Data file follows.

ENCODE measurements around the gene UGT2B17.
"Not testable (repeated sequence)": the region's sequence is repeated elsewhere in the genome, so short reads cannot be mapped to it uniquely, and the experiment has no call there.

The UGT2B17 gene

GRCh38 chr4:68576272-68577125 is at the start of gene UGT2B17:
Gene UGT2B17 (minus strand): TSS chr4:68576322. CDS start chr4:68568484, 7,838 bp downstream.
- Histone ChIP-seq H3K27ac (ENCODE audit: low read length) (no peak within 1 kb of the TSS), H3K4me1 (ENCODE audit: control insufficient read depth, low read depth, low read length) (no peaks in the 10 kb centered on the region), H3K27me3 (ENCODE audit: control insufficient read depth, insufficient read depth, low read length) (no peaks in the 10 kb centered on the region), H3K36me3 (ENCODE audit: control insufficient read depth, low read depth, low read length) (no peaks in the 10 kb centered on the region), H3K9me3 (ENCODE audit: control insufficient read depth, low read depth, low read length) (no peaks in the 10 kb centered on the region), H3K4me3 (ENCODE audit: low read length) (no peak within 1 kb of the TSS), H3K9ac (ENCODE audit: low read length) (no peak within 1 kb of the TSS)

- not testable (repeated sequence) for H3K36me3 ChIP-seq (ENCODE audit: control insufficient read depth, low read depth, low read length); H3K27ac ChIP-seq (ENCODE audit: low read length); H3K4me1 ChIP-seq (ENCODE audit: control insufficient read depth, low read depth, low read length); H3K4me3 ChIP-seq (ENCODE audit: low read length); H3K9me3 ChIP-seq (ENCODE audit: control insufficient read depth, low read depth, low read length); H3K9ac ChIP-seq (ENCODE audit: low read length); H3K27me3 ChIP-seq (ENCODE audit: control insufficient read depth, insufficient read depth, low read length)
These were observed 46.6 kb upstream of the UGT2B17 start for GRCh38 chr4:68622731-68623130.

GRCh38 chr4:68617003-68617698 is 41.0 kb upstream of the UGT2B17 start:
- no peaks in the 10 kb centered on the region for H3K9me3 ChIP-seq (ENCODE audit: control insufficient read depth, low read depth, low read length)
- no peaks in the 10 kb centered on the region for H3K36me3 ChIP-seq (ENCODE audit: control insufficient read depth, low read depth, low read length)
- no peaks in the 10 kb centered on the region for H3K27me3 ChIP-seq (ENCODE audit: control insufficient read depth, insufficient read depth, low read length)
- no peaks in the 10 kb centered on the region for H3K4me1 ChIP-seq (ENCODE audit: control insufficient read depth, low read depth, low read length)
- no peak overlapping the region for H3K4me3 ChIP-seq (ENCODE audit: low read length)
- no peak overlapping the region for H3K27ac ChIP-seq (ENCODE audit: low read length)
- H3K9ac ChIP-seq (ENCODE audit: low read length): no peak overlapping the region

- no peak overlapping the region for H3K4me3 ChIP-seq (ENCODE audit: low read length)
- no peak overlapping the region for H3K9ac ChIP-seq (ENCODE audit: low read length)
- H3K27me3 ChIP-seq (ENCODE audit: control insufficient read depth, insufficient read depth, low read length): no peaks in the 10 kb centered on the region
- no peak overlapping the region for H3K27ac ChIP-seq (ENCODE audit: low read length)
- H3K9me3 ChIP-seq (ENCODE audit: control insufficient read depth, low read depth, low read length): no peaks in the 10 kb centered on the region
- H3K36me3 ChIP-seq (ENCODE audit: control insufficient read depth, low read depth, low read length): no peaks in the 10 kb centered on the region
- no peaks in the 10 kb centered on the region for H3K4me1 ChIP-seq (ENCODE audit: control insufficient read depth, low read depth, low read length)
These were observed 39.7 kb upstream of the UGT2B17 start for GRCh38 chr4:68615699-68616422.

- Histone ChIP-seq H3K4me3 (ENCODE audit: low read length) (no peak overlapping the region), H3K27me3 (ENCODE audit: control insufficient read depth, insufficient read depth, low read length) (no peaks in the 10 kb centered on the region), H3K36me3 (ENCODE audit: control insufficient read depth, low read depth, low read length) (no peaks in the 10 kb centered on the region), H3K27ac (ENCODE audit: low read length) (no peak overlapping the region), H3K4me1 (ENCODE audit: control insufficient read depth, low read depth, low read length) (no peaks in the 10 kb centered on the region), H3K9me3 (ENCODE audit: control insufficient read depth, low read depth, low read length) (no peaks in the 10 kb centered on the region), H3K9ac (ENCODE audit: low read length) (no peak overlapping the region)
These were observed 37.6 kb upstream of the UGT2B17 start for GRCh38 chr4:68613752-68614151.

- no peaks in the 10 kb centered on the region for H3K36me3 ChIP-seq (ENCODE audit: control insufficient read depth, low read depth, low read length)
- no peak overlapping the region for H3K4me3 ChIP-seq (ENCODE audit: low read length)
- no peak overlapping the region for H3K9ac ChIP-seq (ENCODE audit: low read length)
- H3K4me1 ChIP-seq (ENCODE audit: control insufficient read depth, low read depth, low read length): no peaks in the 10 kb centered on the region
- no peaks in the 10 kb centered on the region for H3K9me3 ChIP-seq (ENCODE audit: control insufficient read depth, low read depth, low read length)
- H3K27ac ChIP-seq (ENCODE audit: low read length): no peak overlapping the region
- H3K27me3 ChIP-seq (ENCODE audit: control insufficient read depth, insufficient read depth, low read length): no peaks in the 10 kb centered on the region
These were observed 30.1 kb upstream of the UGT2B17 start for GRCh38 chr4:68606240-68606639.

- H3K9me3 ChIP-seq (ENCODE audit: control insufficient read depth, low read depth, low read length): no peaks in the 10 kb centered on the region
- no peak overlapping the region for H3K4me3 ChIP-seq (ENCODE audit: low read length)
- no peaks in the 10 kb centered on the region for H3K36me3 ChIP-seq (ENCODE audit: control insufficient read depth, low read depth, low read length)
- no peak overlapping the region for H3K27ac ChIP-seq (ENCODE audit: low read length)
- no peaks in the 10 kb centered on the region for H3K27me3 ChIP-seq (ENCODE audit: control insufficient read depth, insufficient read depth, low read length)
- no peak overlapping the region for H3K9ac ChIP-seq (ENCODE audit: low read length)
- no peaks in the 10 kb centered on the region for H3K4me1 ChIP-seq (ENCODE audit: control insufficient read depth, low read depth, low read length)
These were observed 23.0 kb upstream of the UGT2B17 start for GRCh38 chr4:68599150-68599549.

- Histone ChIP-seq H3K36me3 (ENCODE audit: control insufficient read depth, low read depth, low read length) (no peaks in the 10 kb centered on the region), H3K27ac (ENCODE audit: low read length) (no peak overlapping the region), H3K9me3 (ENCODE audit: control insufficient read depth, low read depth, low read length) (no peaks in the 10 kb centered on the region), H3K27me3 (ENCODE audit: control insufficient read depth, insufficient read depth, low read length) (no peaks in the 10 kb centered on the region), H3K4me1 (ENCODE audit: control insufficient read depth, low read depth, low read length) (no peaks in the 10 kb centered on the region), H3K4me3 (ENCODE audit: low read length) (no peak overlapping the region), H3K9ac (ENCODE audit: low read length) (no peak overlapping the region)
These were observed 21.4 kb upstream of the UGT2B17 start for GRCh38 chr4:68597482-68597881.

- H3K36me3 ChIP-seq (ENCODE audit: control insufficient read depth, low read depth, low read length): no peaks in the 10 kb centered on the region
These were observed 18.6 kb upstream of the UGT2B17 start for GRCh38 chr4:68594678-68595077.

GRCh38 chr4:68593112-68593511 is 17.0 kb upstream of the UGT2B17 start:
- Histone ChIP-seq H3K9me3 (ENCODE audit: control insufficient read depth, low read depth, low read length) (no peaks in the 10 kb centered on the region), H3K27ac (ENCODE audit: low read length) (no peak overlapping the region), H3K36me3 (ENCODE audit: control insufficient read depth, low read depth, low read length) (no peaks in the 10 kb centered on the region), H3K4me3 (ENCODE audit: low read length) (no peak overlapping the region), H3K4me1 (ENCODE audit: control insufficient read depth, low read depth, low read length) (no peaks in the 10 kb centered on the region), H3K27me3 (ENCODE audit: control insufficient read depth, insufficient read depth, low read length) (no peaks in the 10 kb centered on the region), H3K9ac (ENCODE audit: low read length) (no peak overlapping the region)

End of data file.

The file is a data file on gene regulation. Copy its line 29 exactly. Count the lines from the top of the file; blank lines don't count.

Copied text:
- no peak overlapping the region for H3K9ac ChIP-seq (ENCODE audit: low read length)